2017 Porsche supertest: 991.2 Carrera v GTS v Turbo S
It’s just gone 7am on a bright autumnal morning as I roll out onto the public road, some retracting black gates and a bright red ‘PORSCHE’ script atop a grey building behind filling the rear view mirrors of my 991.2 Carrera. Before long the customary visual of Porsche Centre Reading, the home of Porsche Cars Great Britain, is well out of sight, a plethora of shiny cars among its grandiose setting swapped for the derriere of a British motorway.
All is not lost, however, for I feel like a large proportion of the showroom has accompanied me on my trip due north. This is because out the windscreen of my GT Silver Carrera I’m treated to the glare of that red connecting strip of a tail light adorning an identically hued C4 GTS, while in front of that, the super-wide hips of a Miami blue Turbo S occupies the horizon. It’s Supertest time for Total 911 once again, which means your favourite Porsche magazine has custody of the three Neunelfers in question for two days of full-on driving as part of our sojourn to the twisty roads in Britain’s Peak District.
As our Supertest is prone to showing, there are many ways to skin a cat, so to speak, such is the 911’s dexterity to offer different driving experiences from what is essentially one car concept. This is something Porsche’s iconic sports car has always been renowned for: right from its early, pre-impact bumper days, those ‘T’, ‘E’ and ’S’ models offered vastly different flavours of the 911 philosophy. This remains true today, for while these three 911s on test are all from the latest 991.2 generation, the reality is they couldn’t be more different, varying significantly in terms of power output, chassis dimensions, spec and, of course, value.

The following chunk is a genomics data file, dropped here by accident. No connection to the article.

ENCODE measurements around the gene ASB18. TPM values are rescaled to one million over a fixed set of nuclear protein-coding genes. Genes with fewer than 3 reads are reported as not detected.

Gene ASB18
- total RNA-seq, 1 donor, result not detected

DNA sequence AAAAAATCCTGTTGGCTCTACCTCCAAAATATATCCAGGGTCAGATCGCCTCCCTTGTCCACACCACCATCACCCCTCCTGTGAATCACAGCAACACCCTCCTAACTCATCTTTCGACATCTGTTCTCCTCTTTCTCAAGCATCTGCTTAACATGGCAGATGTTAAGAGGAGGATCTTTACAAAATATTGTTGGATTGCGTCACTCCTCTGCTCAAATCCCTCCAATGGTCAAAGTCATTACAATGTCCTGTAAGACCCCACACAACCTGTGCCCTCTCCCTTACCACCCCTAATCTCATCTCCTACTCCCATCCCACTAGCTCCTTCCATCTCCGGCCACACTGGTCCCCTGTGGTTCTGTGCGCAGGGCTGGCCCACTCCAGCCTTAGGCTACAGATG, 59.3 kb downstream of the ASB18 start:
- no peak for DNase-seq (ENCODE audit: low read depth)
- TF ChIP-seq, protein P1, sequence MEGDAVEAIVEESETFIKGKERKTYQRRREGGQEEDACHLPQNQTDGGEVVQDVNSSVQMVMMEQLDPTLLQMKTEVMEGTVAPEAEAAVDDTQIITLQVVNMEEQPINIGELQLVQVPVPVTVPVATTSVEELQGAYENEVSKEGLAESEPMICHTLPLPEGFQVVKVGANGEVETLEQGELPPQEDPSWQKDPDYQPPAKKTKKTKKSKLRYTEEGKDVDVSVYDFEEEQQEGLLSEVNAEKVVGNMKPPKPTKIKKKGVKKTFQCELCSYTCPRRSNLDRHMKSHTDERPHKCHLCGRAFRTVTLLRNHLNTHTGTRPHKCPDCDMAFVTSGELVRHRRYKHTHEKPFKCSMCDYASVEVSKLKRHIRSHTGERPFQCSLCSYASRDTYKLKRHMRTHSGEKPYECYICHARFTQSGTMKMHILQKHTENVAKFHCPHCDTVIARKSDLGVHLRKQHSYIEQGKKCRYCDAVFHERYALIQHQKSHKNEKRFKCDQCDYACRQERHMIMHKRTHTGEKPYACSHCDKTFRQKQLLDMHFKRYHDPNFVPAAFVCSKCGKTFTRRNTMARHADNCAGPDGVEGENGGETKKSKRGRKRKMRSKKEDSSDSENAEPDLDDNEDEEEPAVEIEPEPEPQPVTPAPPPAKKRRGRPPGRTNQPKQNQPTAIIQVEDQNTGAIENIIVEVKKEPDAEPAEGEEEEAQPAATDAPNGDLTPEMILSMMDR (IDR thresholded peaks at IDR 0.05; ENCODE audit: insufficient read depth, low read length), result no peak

The mention of those T, E, and S models is no accident, either. Representing the entry-level, middle-of-the-road and top-spec incarnation of 911 from 1965-1973, it’s a model lineup Total 911 has sought to mimic closely here, choosing the Carrera, GTS and Turbo S as the modern-day interpretations of those original T, E and S cars. Why no GT 911s, you may ask? Well, we discarded them from the lineup as, let’s face it, you can’t just walk into a Porsche Centre and readily buy one like you can a Carrera or Turbo. So, that’s the scene justifiably set: the mission of our 2017 Supertest then is to look at the entire breadth of the non-GT lineup in search of the model with the greatest 911 value for money.
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